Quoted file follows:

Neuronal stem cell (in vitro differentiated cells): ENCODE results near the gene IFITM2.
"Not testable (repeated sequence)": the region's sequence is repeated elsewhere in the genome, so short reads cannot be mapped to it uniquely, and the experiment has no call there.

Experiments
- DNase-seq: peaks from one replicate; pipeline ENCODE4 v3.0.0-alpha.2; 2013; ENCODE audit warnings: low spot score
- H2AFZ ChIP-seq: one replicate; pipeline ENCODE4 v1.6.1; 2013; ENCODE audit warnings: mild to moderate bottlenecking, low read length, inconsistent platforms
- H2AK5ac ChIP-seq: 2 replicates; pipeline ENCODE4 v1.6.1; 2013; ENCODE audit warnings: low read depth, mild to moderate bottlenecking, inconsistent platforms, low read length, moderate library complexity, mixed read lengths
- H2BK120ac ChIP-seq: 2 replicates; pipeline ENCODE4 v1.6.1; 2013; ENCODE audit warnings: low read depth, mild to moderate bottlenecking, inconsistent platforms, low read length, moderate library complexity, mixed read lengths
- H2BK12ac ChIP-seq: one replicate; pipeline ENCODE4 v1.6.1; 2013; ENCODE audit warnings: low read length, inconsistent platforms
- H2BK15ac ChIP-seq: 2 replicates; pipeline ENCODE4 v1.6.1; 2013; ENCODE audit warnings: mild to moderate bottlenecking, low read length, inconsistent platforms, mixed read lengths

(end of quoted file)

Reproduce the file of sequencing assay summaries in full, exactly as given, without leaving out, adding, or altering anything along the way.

Neuronal stem cell (in vitro differentiated cells): ENCODE results near the gene IFITM2.
"Not testable (repeated sequence)": the region's sequence is repeated elsewhere in the genome, so short reads cannot be mapped to it uniquely, and the experiment has no call there.

Experiments
- DNase-seq: peaks from one replicate; pipeline ENCODE4 v3.0.0-alpha.2; 2013; ENCODE audit warnings: low spot score
- H2AFZ ChIP-seq: one replicate; pipeline ENCODE4 v1.6.1; 2013; ENCODE audit warnings: mild to moderate bottlenecking, low read length, inconsistent platforms
- H2AK5ac ChIP-seq: 2 replicates; pipeline ENCODE4 v1.6.1; 2013; ENCODE audit warnings: low read depth, mild to moderate bottlenecking, inconsistent platforms, low read length, moderate library complexity, mixed read lengths
- H2BK120ac ChIP-seq: 2 replicates; pipeline ENCODE4 v1.6.1; 2013; ENCODE audit warnings: low read depth, mild to moderate bottlenecking, inconsistent platforms, low read length, moderate library complexity, mixed read lengths
- H2BK12ac ChIP-seq: one replicate; pipeline ENCODE4 v1.6.1; 2013; ENCODE audit warnings: low read length, inconsistent platforms
- H2BK15ac ChIP-seq: 2 replicates; pipeline ENCODE4 v1.6.1; 2013; ENCODE audit warnings: mild to moderate bottlenecking, low read length, inconsistent platforms, mixed read lengths